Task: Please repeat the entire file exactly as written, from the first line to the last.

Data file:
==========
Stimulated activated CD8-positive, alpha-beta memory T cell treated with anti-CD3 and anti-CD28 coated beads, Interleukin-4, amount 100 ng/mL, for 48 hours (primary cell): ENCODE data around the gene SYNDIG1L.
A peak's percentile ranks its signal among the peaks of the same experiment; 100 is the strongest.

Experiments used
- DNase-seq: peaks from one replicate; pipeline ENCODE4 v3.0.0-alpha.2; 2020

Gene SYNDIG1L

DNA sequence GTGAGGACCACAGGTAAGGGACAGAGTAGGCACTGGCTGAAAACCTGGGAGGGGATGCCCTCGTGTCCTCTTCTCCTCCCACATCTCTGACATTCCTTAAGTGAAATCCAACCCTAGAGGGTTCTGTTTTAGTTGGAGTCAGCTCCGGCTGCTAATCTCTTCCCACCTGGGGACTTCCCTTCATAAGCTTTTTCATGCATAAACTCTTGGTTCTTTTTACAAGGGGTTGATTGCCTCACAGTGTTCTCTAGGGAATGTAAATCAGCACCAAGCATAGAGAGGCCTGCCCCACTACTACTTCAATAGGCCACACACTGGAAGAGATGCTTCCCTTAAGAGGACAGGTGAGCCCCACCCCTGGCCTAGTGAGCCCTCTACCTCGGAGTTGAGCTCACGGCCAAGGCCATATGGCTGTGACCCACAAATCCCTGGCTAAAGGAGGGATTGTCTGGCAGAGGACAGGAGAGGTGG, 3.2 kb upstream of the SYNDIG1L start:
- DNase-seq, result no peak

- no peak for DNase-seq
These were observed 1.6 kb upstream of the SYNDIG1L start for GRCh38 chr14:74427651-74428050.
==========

Stimulated activated CD8-positive, alpha-beta memory T cell treated with anti-CD3 and anti-CD28 coated beads, Interleukin-4, amount 100 ng/mL, for 48 hours (primary cell): ENCODE data around the gene SYNDIG1L.
A peak's percentile ranks its signal among the peaks of the same experiment; 100 is the strongest.

Experiments used
- DNase-seq: peaks from one replicate; pipeline ENCODE4 v3.0.0-alpha.2; 2020

Gene SYNDIG1L

DNA sequence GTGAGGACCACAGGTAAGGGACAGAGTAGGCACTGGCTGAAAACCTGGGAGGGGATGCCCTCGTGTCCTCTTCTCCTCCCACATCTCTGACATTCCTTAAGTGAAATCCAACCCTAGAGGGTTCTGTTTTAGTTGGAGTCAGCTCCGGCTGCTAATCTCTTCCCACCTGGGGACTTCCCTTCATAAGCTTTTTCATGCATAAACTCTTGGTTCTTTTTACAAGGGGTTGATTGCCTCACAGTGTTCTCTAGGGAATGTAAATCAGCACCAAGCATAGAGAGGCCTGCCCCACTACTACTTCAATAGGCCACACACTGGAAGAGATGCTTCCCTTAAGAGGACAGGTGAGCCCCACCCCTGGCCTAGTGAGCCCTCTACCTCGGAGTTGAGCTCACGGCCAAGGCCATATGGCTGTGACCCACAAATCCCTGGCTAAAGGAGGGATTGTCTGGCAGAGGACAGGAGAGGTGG, 3.2 kb upstream of the SYNDIG1L start:
- DNase-seq, result no peak

- no peak for DNase-seq
These were observed 1.6 kb upstream of the SYNDIG1L start for GRCh38 chr14:74427651-74428050.